Prayer for England Day 63

The decision to forgive anyone of anything is a sacrifice, firstly it sacrifices our humility. The temptation to continue in un-forgiveness and the internal conversations we have with ourselves about who was really to blame and that “it certainly wasn’t my fault” is an all too familiar scenario that has plagued generations and will likely plague many more.

I am probably the most unforgiving person I know which isn’t a statement easily spoken out loud but it is one that I am keen to address. To be completely candid I have probably hated more people as a Christian than I have ever been aware of; certainly before I became a Christian because forgiveness before I decided to give my life to Jesus was something alien to my understanding. To give one’s life completely to the world of forgiveness is actually something I am learning about very quickly. I have heard so many stories of people who have been the victim of some heinous crime where they have had a loved one taken prematurely and have decided to forgive instead of hate, and consequentially have become free of immense pain. I have also heard stories of people who have suffered similar losses and have advocated the death penalty in parts of the world that use this sentence only to still be in emotional turmoil many years later. Proof you might say that forgiveness actually works.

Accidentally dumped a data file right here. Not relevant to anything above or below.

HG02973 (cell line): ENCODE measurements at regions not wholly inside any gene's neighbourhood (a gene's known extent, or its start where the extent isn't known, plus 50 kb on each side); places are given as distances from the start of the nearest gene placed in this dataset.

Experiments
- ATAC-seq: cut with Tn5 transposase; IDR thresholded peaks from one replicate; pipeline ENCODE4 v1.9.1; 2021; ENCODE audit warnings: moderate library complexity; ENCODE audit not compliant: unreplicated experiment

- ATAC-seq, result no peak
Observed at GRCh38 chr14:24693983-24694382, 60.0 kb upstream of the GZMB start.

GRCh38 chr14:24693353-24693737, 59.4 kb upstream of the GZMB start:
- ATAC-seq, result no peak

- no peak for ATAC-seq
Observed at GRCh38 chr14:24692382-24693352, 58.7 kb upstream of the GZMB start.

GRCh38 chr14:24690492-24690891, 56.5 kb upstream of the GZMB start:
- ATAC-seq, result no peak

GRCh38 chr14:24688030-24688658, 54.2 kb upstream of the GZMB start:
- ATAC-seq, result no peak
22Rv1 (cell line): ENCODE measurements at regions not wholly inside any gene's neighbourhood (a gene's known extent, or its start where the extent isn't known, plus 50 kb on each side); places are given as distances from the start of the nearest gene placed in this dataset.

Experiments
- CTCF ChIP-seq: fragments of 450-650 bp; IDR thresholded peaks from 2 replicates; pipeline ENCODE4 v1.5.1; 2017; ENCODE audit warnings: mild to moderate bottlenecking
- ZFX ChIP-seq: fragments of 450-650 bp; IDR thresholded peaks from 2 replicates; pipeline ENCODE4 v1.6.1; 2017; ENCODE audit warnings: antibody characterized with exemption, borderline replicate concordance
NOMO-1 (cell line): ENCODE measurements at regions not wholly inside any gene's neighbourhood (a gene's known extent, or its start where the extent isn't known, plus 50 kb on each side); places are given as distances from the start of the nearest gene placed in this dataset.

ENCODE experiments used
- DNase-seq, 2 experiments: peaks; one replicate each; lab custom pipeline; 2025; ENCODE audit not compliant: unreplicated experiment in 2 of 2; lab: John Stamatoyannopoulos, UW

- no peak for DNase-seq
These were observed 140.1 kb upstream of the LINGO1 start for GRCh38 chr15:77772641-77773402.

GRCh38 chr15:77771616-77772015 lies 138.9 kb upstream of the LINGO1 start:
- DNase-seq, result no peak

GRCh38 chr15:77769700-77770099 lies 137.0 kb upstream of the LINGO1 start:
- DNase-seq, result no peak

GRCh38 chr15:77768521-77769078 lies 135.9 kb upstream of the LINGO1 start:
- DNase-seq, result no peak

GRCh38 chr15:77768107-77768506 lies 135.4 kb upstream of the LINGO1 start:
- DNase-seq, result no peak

There are many examples of people who have taken the forgiveness route and have lived amazing lives in order to advocate to the world a life that is so much simpler than hate. Speaking personally I always wanted to know what the process of forgiveness was and wanted to know how these people actually got to the place where they decided to forgive. The more I discover about this so called process isn’t actually a process at all but a very firm decision to say yes “I will forgive you”.

This is a huge subject which cannot be done justice in these few lines but I have attempted to understand the level of forgiveness needed for our country for the wrongs or our yester-generations on the Jewish People during the early part of the 20th century. There are those, I’m sure, that think to apologise for the wrongs of our forefathers is nothing more than an exercise in moral vacuousness. I would vehemently disagree with this as I am persuaded by the word of God that says the sins of our fathers are visited on the following generations which is something we can certainly put right in my life time. I pray that this nation can raise up those who have a heart to see this land prosper once again in God and to see our nation fulfil it’s eternal destiny.

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